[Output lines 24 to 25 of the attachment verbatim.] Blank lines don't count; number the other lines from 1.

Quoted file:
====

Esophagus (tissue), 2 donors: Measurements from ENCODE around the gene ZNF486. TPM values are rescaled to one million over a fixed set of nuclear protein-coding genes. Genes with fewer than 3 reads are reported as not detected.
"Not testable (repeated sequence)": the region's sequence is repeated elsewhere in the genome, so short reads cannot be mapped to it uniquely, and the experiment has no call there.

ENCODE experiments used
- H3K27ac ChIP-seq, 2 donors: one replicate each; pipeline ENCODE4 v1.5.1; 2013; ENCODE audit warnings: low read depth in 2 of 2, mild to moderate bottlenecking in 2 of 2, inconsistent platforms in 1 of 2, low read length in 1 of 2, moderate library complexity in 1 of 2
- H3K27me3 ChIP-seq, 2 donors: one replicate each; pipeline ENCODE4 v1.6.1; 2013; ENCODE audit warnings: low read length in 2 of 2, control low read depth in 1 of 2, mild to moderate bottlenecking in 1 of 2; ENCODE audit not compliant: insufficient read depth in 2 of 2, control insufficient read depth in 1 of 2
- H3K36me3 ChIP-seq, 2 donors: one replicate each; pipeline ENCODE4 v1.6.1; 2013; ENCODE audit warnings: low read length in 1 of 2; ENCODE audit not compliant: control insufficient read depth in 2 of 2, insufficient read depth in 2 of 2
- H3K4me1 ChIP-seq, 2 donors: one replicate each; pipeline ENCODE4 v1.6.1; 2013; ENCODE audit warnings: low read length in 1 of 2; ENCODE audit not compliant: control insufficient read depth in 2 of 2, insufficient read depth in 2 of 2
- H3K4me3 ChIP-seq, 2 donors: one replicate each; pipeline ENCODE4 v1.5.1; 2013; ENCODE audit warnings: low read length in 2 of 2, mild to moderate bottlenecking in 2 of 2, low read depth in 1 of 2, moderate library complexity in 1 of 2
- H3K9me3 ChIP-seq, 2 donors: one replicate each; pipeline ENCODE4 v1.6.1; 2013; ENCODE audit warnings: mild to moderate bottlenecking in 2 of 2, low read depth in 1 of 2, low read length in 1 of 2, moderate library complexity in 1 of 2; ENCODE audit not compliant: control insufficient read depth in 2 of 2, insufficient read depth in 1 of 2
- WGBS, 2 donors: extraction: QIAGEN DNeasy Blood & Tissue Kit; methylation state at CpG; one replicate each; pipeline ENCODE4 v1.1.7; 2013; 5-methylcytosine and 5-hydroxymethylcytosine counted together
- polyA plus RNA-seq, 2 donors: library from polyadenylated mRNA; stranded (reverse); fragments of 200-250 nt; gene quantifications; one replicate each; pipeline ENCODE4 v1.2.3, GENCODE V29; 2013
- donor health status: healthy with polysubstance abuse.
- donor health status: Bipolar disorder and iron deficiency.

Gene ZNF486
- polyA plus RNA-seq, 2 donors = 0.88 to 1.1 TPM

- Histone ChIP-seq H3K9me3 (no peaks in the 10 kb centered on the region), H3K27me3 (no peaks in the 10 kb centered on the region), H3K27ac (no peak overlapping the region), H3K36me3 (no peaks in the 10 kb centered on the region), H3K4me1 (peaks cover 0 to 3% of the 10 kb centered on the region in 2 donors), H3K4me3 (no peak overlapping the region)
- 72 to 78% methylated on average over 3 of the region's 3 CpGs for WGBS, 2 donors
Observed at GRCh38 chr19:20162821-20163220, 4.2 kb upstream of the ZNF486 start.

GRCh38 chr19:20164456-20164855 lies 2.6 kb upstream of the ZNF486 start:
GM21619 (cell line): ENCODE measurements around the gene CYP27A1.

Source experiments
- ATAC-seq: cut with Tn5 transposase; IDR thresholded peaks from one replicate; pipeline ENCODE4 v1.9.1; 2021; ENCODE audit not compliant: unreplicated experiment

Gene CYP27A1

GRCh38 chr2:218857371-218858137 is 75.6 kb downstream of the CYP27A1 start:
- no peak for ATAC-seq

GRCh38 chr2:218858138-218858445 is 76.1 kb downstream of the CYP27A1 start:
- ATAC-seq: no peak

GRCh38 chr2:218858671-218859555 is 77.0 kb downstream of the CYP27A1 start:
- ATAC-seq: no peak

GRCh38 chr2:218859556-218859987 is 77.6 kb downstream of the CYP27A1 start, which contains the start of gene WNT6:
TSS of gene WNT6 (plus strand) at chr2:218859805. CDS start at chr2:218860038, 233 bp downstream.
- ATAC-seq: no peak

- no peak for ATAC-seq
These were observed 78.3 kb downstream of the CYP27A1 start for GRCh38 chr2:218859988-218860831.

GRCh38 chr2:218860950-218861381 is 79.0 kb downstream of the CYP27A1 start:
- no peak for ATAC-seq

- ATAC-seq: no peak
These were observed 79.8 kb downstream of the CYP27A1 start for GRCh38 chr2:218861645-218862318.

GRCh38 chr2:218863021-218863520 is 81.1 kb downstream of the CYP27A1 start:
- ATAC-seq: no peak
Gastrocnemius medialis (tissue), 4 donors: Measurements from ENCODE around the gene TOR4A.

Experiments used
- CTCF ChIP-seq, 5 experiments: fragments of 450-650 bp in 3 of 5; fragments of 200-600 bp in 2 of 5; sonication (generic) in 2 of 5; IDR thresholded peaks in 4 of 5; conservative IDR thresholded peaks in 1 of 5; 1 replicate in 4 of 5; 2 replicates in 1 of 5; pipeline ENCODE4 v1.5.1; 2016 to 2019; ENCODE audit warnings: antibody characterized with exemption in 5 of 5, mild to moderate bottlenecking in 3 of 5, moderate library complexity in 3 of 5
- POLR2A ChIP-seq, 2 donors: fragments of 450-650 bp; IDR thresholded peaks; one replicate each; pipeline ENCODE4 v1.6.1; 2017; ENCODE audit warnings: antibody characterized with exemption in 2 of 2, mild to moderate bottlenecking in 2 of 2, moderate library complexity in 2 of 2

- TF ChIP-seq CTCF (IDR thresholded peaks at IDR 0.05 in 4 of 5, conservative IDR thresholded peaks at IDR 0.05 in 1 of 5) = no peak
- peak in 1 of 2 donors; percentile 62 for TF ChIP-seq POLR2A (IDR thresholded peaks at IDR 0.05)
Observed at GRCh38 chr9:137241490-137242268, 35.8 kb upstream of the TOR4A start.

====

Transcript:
GRCh38 chr2:218857371-218858137 is 75.6 kb downstream of the CYP27A1 start:
- no peak for ATAC-seq